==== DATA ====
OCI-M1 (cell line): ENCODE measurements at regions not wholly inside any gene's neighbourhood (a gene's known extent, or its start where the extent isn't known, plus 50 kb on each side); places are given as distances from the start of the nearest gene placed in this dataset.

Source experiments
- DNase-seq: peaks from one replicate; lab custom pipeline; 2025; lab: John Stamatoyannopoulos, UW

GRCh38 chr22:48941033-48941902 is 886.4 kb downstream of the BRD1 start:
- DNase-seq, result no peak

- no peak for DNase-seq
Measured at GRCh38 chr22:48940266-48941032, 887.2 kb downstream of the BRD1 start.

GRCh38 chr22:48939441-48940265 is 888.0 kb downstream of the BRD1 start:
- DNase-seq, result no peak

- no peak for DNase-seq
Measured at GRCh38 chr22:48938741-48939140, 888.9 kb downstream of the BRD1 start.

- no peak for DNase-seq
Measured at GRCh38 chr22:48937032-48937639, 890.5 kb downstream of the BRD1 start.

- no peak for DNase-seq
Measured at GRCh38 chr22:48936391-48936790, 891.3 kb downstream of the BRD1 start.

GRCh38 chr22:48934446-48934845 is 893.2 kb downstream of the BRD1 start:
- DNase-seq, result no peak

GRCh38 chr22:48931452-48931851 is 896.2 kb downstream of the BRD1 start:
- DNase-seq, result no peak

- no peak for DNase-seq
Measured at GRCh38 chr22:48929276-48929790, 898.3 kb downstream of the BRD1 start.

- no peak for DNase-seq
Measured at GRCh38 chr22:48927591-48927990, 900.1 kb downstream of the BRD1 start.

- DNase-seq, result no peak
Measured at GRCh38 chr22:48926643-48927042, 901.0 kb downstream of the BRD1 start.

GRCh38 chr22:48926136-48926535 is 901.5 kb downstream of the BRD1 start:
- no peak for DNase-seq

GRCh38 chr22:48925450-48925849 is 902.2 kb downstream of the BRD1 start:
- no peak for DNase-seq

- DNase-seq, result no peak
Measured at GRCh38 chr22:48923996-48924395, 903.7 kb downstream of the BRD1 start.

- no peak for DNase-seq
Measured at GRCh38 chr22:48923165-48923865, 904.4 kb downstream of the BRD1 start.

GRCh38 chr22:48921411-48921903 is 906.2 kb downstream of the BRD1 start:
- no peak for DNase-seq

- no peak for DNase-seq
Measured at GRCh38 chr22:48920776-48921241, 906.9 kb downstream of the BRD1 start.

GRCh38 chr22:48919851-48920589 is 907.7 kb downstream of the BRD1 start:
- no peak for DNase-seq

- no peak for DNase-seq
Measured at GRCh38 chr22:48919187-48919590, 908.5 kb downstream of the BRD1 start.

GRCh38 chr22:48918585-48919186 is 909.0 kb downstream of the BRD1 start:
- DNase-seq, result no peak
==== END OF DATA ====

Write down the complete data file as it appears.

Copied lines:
OCI-M1 (cell line): ENCODE measurements at regions not wholly inside any gene's neighbourhood (a gene's known extent, or its start where the extent isn't known, plus 50 kb on each side); places are given as distances from the start of the nearest gene placed in this dataset.

Source experiments
- DNase-seq: peaks from one replicate; lab custom pipeline; 2025; lab: John Stamatoyannopoulos, UW

GRCh38 chr22:48941033-48941902 is 886.4 kb downstream of the BRD1 start:
- DNase-seq, result no peak

- no peak for DNase-seq
Measured at GRCh38 chr22:48940266-48941032, 887.2 kb downstream of the BRD1 start.

GRCh38 chr22:48939441-48940265 is 888.0 kb downstream of the BRD1 start:
- DNase-seq, result no peak

- no peak for DNase-seq
Measured at GRCh38 chr22:48938741-48939140, 888.9 kb downstream of the BRD1 start.

- no peak for DNase-seq
Measured at GRCh38 chr22:48937032-48937639, 890.5 kb downstream of the BRD1 start.

- no peak for DNase-seq
Measured at GRCh38 chr22:48936391-48936790, 891.3 kb downstream of the BRD1 start.

GRCh38 chr22:48934446-48934845 is 893.2 kb downstream of the BRD1 start:
- DNase-seq, result no peak

GRCh38 chr22:48931452-48931851 is 896.2 kb downstream of the BRD1 start:
- DNase-seq, result no peak

- no peak for DNase-seq
Measured at GRCh38 chr22:48929276-48929790, 898.3 kb downstream of the BRD1 start.

- no peak for DNase-seq
Measured at GRCh38 chr22:48927591-48927990, 900.1 kb downstream of the BRD1 start.

- DNase-seq, result no peak
Measured at GRCh38 chr22:48926643-48927042, 901.0 kb downstream of the BRD1 start.

GRCh38 chr22:48926136-48926535 is 901.5 kb downstream of the BRD1 start:
- no peak for DNase-seq

GRCh38 chr22:48925450-48925849 is 902.2 kb downstream of the BRD1 start:
- no peak for DNase-seq

- DNase-seq, result no peak
Measured at GRCh38 chr22:48923996-48924395, 903.7 kb downstream of the BRD1 start.

- no peak for DNase-seq
Measured at GRCh38 chr22:48923165-48923865, 904.4 kb downstream of the BRD1 start.

GRCh38 chr22:48921411-48921903 is 906.2 kb downstream of the BRD1 start:
- no peak for DNase-seq

- no peak for DNase-seq
Measured at GRCh38 chr22:48920776-48921241, 906.9 kb downstream of the BRD1 start.

GRCh38 chr22:48919851-48920589 is 907.7 kb downstream of the BRD1 start:
- no peak for DNase-seq

- no peak for DNase-seq
Measured at GRCh38 chr22:48919187-48919590, 908.5 kb downstream of the BRD1 start.

GRCh38 chr22:48918585-48919186 is 909.0 kb downstream of the BRD1 start:
- DNase-seq, result no peak